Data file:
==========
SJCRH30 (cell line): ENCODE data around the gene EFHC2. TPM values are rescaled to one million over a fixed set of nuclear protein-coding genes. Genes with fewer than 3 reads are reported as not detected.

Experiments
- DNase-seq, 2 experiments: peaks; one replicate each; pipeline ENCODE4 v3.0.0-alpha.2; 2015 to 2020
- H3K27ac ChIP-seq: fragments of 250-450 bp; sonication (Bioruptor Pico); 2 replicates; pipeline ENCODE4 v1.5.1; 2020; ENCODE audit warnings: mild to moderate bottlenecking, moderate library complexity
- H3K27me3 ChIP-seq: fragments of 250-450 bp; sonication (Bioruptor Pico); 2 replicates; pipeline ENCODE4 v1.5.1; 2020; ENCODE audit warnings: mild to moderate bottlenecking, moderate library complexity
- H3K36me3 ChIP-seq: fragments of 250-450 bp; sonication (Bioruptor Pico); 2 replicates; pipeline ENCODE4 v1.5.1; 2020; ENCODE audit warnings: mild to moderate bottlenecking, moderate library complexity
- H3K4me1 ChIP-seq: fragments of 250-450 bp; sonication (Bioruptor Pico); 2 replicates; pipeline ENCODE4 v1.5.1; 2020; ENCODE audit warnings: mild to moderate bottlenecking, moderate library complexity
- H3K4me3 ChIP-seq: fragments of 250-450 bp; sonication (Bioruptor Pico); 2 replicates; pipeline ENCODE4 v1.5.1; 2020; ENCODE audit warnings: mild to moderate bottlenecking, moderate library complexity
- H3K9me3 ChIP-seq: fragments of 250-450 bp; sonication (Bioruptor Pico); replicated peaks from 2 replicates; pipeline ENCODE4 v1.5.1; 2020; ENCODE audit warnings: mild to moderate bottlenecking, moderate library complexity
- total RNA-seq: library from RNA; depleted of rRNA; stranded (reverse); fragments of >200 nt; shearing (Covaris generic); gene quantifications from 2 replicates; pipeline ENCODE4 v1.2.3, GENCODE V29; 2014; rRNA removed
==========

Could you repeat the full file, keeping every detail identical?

SJCRH30 (cell line): ENCODE data around the gene EFHC2. TPM values are rescaled to one million over a fixed set of nuclear protein-coding genes. Genes with fewer than 3 reads are reported as not detected.

Experiments
- DNase-seq, 2 experiments: peaks; one replicate each; pipeline ENCODE4 v3.0.0-alpha.2; 2015 to 2020
- H3K27ac ChIP-seq: fragments of 250-450 bp; sonication (Bioruptor Pico); 2 replicates; pipeline ENCODE4 v1.5.1; 2020; ENCODE audit warnings: mild to moderate bottlenecking, moderate library complexity
- H3K27me3 ChIP-seq: fragments of 250-450 bp; sonication (Bioruptor Pico); 2 replicates; pipeline ENCODE4 v1.5.1; 2020; ENCODE audit warnings: mild to moderate bottlenecking, moderate library complexity
- H3K36me3 ChIP-seq: fragments of 250-450 bp; sonication (Bioruptor Pico); 2 replicates; pipeline ENCODE4 v1.5.1; 2020; ENCODE audit warnings: mild to moderate bottlenecking, moderate library complexity
- H3K4me1 ChIP-seq: fragments of 250-450 bp; sonication (Bioruptor Pico); 2 replicates; pipeline ENCODE4 v1.5.1; 2020; ENCODE audit warnings: mild to moderate bottlenecking, moderate library complexity
- H3K4me3 ChIP-seq: fragments of 250-450 bp; sonication (Bioruptor Pico); 2 replicates; pipeline ENCODE4 v1.5.1; 2020; ENCODE audit warnings: mild to moderate bottlenecking, moderate library complexity
- H3K9me3 ChIP-seq: fragments of 250-450 bp; sonication (Bioruptor Pico); replicated peaks from 2 replicates; pipeline ENCODE4 v1.5.1; 2020; ENCODE audit warnings: mild to moderate bottlenecking, moderate library complexity
- total RNA-seq: library from RNA; depleted of rRNA; stranded (reverse); fragments of >200 nt; shearing (Covaris generic); gene quantifications from 2 replicates; pipeline ENCODE4 v1.2.3, GENCODE V29; 2014; rRNA removed